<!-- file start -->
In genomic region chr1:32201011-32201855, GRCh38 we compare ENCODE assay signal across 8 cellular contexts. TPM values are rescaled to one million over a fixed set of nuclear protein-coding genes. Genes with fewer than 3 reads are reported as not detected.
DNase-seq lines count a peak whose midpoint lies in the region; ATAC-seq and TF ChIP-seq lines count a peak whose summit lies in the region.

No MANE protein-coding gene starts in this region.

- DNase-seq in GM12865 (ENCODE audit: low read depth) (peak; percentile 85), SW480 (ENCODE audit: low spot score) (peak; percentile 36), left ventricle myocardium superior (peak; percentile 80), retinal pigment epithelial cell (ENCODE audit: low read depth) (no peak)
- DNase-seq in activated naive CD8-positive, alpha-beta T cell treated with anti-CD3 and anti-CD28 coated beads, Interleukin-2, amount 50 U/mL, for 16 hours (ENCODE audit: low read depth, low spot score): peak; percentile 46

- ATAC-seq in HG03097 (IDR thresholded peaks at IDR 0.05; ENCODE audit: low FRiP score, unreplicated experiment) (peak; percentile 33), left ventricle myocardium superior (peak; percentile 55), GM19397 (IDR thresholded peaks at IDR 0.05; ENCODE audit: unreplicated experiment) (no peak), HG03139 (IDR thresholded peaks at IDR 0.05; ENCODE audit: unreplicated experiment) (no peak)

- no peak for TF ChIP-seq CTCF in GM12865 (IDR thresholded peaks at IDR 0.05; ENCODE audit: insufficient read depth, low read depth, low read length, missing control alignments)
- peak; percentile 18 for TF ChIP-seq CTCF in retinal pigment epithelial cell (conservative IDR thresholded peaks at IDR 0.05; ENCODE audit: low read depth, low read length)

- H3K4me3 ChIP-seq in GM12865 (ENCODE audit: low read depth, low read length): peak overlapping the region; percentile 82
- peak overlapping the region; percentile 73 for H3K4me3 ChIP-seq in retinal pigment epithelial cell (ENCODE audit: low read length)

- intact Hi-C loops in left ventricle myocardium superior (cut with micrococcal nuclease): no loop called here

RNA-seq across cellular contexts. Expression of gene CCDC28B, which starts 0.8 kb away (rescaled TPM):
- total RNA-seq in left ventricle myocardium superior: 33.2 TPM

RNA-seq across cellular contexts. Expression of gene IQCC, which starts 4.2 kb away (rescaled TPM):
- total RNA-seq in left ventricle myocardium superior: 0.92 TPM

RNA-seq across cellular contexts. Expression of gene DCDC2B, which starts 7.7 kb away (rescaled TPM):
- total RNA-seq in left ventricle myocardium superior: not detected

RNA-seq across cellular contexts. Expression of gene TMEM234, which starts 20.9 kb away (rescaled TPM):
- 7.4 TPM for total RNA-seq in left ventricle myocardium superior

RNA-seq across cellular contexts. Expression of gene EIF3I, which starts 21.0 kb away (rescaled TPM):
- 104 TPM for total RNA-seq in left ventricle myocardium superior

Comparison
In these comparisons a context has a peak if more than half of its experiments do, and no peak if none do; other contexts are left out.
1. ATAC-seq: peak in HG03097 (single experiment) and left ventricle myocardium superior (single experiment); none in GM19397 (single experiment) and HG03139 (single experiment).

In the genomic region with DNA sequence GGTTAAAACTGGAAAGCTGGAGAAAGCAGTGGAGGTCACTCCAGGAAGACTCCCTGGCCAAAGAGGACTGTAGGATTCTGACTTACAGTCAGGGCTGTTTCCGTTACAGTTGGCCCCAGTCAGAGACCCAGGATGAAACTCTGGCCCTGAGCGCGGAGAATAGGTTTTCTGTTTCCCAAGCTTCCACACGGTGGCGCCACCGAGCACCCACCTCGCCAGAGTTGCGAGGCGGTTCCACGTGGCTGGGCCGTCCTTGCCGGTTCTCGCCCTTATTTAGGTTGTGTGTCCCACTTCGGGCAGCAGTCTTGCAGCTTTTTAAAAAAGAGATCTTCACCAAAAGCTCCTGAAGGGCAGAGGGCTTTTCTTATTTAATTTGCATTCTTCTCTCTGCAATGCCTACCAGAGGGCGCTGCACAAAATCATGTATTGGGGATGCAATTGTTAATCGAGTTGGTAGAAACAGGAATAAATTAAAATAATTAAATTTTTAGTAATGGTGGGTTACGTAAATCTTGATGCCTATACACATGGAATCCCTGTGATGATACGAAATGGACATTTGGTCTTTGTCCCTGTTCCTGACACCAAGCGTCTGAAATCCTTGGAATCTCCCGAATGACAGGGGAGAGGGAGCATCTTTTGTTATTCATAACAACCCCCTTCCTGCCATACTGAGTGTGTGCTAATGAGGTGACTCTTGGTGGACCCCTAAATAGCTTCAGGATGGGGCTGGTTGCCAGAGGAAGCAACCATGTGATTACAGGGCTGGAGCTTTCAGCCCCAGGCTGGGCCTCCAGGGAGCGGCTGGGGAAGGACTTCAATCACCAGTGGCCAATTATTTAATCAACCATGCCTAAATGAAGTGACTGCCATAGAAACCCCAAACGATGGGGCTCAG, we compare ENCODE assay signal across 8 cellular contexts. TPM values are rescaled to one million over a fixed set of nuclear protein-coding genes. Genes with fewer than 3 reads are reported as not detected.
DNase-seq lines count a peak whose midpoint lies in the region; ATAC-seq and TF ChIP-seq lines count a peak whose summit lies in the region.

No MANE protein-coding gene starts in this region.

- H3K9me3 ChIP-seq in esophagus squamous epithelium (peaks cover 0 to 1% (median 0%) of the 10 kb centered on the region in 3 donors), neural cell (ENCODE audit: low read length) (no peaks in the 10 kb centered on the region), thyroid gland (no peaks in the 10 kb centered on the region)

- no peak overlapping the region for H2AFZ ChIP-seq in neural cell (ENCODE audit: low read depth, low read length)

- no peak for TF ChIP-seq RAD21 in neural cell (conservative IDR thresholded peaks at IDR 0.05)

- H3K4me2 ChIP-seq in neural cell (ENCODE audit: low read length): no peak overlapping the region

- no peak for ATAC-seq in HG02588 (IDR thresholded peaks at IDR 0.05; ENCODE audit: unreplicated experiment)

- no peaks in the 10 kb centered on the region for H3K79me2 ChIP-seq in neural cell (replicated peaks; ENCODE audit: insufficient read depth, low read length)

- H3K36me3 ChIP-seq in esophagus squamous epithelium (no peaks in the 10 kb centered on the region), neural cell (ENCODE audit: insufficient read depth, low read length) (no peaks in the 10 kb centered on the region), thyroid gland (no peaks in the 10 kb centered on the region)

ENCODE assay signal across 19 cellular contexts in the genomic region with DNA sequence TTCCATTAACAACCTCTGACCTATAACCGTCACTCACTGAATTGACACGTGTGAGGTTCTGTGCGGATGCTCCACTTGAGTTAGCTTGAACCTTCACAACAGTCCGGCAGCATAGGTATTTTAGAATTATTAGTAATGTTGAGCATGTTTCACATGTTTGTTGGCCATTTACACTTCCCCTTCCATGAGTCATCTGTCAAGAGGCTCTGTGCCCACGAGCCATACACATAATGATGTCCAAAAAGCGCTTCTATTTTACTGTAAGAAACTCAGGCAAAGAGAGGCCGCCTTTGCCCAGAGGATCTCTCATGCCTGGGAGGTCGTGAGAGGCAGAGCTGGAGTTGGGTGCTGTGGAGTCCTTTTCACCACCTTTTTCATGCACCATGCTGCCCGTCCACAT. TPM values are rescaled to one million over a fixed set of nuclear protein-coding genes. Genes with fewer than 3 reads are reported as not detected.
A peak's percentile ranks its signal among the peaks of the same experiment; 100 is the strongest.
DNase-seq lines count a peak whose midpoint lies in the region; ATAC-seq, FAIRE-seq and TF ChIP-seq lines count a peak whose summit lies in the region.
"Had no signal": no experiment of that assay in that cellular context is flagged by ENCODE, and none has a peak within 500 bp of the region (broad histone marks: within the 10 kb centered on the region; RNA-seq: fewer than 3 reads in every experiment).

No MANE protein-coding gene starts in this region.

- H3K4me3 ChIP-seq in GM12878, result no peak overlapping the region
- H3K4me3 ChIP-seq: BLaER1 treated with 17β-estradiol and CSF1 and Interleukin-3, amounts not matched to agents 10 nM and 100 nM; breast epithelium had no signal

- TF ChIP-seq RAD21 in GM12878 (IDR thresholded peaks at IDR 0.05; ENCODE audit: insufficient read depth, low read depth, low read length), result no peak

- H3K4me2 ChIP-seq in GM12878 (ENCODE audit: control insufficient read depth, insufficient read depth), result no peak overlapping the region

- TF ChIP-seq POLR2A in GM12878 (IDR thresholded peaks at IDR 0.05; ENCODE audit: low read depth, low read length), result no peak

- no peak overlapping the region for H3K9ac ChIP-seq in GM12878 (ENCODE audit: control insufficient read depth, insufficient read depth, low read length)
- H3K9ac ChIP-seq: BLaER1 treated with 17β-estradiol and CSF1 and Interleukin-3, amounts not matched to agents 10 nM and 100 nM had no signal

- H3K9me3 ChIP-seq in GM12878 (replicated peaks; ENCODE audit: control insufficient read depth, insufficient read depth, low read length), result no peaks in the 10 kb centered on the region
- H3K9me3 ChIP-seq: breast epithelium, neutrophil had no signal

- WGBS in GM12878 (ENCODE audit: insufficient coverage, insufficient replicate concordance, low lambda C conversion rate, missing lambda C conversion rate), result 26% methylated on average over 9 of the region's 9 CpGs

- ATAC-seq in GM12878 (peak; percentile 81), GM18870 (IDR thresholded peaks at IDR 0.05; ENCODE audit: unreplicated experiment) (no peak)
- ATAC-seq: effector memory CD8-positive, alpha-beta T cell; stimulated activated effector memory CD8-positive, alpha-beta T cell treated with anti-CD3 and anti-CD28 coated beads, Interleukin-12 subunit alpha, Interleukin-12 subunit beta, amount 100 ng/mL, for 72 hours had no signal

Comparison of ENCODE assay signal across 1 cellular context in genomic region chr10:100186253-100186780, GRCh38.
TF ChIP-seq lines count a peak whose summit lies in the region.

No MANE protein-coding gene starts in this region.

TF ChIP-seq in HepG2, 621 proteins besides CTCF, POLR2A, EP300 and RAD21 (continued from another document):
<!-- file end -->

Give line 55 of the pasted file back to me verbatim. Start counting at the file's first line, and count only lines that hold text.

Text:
TF ChIP-seq in HepG2, 621 proteins besides CTCF, POLR2A, EP300 and RAD21 (continued from another document):